In recent weeks, the Department of Veterans Affairs has been the target of much criticism, surrounding allegations that the VA is responsible for delays in treatment at some of its hospitals that have resulted in the deaths of over 40 US veterans.
In attempt to mitigate the impact of the controversy, the VA released a statement this past Thursday disclosing that VA Secretary Eric Shinseki has ordered a "face-to-face audit" at all Department of Veterans Affairs Clinics.
This move was likely made in response to the House Veterans Affairs Committee voting to subpoena Shinseki for emails that refer, reflect or relate to the destruction of a "secret list" of veterans waiting for care at Phoenix VA hospital. The subpoena was issued in verbal vote just hours before the VA's audit statement was released.
Rep. Ann Kirkpatrick (D-AZ) also undoubtedly played a role in the audit decision, through her advocacy of a nationwide audit addressing the matter. Kirkpatrick wrote to Shinseki in the wake of the political storm, urging a nationwide audit of the scheduling system currently used at VA medical facilities. Kirkpatrick reportedly circulated the letter to her White House colleagues.
Many have gone so far as to call for Shinseki's resignation – most notably the American Legion, the nation's largest veterans organization, as well as veterans group Concerned Veterans for America.
The national commander of the American Legion, Daniel Dellinger, for example, deemed the group's call for Shinseki's dismissal a very serious movement. "It's not something we do lightly. But we do so today because it is our responsibility as advocates for the men and women who have worn this nation's uniform," Dellinger commented.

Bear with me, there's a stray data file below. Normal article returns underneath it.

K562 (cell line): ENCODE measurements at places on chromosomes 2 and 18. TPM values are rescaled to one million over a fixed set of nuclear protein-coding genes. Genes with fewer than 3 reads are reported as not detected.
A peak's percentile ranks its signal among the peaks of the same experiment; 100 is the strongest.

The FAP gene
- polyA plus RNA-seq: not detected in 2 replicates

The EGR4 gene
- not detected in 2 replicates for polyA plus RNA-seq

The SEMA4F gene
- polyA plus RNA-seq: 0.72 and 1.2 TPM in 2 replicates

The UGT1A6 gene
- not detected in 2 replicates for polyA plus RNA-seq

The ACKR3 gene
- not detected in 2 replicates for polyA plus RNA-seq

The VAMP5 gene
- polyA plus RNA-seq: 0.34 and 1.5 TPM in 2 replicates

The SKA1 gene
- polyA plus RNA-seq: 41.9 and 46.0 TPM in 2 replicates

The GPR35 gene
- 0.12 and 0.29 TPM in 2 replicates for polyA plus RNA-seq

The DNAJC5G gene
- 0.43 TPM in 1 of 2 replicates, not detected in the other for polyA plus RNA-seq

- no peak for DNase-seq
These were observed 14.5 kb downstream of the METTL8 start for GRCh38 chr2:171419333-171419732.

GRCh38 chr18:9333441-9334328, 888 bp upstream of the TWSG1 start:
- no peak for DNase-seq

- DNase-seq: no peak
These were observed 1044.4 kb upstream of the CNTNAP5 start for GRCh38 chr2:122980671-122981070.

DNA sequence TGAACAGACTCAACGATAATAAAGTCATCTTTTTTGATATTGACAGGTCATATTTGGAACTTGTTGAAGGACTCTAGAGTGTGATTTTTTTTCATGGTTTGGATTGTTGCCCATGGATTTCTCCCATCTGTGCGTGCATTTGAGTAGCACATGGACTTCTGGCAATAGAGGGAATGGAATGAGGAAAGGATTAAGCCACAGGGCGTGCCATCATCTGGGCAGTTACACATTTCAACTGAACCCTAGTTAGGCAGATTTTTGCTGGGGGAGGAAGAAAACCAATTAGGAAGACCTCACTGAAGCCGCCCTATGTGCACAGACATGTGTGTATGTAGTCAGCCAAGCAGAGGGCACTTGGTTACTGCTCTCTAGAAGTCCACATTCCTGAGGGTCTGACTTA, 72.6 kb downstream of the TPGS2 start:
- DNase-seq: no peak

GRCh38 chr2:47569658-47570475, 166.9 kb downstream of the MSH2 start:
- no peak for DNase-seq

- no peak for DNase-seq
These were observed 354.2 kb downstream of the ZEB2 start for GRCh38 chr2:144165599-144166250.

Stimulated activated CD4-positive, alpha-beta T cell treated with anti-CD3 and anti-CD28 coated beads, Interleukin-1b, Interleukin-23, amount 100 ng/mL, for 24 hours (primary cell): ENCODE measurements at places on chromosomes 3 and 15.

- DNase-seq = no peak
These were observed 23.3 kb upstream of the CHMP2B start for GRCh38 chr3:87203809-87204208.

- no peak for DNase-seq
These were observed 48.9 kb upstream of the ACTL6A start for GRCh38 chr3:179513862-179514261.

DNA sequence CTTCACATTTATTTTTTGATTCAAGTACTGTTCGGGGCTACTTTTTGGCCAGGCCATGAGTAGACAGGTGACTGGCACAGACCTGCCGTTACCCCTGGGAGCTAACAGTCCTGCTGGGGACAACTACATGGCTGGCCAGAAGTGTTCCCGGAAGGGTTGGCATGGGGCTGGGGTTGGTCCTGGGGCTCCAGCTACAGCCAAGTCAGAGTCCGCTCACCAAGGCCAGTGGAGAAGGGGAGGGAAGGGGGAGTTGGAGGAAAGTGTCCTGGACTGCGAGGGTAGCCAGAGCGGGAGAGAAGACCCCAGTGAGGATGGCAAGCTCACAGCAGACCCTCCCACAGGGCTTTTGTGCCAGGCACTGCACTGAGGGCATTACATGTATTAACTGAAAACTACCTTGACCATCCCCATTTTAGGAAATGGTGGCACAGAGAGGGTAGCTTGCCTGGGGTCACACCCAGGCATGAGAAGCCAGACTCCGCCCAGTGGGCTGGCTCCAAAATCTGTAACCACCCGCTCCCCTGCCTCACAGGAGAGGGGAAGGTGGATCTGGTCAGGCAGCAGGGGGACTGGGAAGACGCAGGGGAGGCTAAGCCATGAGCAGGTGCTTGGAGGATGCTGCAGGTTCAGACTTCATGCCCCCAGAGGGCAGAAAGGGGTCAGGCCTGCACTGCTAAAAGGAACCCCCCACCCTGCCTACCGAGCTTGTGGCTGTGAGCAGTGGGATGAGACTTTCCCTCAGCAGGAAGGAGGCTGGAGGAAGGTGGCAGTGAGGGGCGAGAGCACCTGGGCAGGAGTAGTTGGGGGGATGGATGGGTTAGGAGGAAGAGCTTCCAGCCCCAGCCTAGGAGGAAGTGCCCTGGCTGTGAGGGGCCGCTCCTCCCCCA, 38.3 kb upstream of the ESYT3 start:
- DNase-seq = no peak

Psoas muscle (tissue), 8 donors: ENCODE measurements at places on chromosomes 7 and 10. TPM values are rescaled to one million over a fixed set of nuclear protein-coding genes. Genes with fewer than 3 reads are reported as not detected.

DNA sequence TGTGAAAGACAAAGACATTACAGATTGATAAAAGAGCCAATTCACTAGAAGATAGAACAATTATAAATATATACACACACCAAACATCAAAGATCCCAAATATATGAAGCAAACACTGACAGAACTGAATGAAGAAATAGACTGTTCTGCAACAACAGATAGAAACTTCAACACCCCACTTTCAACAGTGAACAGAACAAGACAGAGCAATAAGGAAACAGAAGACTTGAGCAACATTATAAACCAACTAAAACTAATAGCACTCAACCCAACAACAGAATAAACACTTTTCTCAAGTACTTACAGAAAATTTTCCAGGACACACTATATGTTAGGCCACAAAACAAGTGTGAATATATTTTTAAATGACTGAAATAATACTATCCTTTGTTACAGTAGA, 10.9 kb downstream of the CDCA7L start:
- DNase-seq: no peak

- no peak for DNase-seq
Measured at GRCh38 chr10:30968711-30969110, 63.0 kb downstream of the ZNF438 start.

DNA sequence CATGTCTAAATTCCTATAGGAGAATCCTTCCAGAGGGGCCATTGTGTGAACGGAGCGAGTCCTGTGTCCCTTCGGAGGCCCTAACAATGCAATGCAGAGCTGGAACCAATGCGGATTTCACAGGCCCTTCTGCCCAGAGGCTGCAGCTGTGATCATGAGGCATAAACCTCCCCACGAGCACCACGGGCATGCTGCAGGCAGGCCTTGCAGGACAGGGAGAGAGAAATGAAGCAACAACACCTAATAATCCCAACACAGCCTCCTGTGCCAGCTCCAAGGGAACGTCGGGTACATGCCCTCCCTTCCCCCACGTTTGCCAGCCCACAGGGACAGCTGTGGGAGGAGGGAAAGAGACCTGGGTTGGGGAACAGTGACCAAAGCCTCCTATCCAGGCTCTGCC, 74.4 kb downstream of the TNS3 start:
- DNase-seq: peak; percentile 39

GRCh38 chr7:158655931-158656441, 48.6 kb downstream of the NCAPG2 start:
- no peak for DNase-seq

Pete Hegseth, CEO of the Concerned Veterans of America, further offered the statement: "We're proud to stand with The American Legion as they take this courageous and historic stand. As America's largest veteran's organization, their moral authority on this issue is unimpeachable. We applaud their demands for accountability at the very top of the Department of Veterans Affairs."
Shinseki, however, has yet to exhibit any resignation-related intentions. "I serve at the pleasure of the president," Shinseki explained. "I signed on to make some changes. I have work to do."
What does such work entail? Shinseki has been somewhat vague, yet seemingly calculated in his remedial approach.
"Allegations like this get my attention," Shinseki said. "I take it seriously, and my habit is to get to the bottom of it. "If allegations are substantiated, we'll take swift and appropriate action."
Further, Shinseki has already placed the director of the Phoenix Veterans Affairs Health Care system on administrative leave in response to the allegations.
"We believe it is important to allow an independent, objective review to proceed," Shinseki announced. "These allegations, if true, are absolutely unacceptable and if the Inspector General's investigation substantiates these claims, swift and appropriate action will be taken."
The White House has expressed nothing but faith in Shinseki and his plan thus far. White House spokesman Josh Earnest told reporters last week that President Obama himself has "complete confidence" in Shinseki.
House Speaker John Boehner echoed this sentiment, also commenting on Thursday that he is "not ready to join the chorus of people calling for [Shinseki] to step down," labeling "the problems at the VA ... systemic."
Shinseki will testify before the Senate Committee on Veterans' Affairs this week, on May 15.